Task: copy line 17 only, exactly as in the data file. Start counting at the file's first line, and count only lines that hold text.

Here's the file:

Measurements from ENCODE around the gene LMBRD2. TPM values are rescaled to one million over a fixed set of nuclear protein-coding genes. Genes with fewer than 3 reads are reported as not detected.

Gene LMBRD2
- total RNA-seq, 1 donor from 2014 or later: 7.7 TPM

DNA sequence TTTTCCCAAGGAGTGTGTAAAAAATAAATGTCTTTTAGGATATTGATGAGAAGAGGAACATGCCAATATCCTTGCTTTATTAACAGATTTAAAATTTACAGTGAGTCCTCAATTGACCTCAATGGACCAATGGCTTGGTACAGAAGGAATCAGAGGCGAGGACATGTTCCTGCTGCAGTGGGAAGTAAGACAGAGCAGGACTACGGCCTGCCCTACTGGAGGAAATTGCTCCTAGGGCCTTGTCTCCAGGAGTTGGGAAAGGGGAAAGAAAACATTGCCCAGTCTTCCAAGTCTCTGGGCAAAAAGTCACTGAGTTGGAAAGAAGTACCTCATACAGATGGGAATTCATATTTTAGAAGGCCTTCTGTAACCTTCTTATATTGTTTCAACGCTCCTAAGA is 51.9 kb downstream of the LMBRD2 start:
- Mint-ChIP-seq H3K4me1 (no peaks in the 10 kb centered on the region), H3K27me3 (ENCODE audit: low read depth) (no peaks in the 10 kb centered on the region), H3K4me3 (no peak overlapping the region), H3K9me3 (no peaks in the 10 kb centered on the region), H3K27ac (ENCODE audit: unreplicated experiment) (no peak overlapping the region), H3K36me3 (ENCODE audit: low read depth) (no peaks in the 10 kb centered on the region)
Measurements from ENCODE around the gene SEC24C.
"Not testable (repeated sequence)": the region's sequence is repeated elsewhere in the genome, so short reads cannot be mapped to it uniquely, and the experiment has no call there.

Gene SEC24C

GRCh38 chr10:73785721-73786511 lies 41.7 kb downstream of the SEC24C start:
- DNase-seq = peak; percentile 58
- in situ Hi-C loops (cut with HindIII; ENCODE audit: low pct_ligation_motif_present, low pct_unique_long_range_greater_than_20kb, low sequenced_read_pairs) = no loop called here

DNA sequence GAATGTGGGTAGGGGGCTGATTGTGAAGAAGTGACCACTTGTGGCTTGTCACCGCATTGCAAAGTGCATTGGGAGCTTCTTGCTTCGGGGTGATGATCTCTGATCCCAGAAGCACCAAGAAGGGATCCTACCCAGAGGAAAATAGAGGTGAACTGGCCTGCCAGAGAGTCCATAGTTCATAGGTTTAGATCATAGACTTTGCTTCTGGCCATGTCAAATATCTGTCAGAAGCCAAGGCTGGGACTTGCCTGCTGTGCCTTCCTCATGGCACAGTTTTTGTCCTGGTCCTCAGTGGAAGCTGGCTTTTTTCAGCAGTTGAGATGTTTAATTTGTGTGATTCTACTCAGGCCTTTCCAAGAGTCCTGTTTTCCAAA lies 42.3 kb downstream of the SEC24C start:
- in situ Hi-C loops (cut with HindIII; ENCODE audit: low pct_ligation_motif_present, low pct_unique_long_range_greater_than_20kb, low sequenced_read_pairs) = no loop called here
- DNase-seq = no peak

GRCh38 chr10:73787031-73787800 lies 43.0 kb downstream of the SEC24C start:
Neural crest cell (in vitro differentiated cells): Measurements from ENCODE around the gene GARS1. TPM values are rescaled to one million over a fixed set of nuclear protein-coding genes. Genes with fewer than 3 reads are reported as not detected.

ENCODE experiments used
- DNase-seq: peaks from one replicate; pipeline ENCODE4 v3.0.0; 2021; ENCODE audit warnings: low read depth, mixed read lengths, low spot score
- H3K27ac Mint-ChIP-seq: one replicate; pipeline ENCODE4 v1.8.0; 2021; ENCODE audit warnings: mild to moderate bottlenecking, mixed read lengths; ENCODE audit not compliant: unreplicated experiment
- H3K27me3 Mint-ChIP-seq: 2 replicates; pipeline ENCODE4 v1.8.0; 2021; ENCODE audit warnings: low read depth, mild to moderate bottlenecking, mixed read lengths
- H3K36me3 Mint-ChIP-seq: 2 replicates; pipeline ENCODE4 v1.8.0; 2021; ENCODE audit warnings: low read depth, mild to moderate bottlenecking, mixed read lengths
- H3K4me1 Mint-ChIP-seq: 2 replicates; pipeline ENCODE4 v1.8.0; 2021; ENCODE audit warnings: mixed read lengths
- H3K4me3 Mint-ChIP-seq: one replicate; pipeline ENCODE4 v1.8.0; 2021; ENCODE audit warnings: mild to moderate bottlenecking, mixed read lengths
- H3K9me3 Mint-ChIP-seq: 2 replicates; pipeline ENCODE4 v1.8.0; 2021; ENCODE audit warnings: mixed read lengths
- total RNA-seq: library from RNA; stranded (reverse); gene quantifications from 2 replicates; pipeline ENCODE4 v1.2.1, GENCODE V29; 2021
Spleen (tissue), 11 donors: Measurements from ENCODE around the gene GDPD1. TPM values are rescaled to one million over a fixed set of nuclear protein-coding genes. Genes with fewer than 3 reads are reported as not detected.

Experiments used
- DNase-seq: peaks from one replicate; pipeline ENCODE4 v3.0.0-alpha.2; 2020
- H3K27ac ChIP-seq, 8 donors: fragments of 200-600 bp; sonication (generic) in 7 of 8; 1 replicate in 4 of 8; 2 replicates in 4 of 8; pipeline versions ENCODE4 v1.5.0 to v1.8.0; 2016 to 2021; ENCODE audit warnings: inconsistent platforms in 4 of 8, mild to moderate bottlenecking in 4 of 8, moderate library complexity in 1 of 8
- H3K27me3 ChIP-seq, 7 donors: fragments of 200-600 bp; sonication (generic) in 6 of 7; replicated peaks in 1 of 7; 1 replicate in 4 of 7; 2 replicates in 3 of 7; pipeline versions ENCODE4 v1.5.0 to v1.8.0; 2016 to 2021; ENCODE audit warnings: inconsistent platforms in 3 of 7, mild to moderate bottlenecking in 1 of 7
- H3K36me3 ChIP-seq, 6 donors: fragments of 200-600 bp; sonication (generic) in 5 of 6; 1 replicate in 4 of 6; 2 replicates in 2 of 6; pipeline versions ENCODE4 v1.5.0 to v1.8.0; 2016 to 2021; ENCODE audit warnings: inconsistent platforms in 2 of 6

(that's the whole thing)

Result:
ENCODE experiments used